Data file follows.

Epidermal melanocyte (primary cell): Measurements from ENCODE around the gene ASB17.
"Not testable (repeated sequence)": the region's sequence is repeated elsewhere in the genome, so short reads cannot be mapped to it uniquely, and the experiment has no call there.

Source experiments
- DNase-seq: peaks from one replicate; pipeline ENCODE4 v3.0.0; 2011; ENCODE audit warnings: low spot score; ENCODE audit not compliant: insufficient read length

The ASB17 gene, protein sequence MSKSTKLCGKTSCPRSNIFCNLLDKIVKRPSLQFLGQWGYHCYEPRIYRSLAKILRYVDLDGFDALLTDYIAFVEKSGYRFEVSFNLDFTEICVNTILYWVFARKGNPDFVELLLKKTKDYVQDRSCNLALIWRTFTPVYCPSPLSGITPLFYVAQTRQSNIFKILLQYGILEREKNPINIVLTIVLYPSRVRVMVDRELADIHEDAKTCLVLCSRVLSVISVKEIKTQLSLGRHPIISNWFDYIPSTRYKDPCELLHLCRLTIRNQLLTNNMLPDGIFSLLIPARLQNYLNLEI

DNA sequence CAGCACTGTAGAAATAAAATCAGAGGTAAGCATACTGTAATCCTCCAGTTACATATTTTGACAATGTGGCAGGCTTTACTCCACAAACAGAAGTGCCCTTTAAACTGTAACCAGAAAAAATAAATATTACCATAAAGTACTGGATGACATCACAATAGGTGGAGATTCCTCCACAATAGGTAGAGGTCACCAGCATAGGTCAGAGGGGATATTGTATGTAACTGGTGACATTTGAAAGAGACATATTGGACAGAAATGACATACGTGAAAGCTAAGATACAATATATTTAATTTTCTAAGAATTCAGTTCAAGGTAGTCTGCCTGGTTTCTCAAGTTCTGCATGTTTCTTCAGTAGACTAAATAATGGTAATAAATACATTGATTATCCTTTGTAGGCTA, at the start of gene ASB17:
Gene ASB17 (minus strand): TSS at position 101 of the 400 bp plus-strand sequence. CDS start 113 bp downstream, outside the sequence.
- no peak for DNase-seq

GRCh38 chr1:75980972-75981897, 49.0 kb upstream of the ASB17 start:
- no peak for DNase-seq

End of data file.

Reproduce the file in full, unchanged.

Epidermal melanocyte (primary cell): Measurements from ENCODE around the gene ASB17.
"Not testable (repeated sequence)": the region's sequence is repeated elsewhere in the genome, so short reads cannot be mapped to it uniquely, and the experiment has no call there.

Source experiments
- DNase-seq: peaks from one replicate; pipeline ENCODE4 v3.0.0; 2011; ENCODE audit warnings: low spot score; ENCODE audit not compliant: insufficient read length

The ASB17 gene, protein sequence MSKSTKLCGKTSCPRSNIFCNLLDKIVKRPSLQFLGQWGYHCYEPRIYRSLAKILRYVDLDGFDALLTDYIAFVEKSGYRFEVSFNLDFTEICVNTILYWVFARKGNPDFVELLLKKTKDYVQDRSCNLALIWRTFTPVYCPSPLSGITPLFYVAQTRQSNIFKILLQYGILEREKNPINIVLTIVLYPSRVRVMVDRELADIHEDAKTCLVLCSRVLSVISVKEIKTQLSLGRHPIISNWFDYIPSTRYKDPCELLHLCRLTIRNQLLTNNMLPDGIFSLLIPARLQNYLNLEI

DNA sequence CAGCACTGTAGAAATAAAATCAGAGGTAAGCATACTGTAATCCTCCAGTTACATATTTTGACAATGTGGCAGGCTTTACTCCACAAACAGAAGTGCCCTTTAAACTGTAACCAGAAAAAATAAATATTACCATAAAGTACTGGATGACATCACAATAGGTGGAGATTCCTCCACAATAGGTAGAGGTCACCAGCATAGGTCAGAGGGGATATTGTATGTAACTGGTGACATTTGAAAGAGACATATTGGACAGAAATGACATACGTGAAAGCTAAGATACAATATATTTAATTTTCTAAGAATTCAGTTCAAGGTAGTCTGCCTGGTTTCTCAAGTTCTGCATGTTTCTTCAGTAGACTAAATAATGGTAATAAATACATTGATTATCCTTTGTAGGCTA, at the start of gene ASB17:
Gene ASB17 (minus strand): TSS at position 101 of the 400 bp plus-strand sequence. CDS start 113 bp downstream, outside the sequence.
- no peak for DNase-seq

GRCh38 chr1:75980972-75981897, 49.0 kb upstream of the ASB17 start:
- no peak for DNase-seq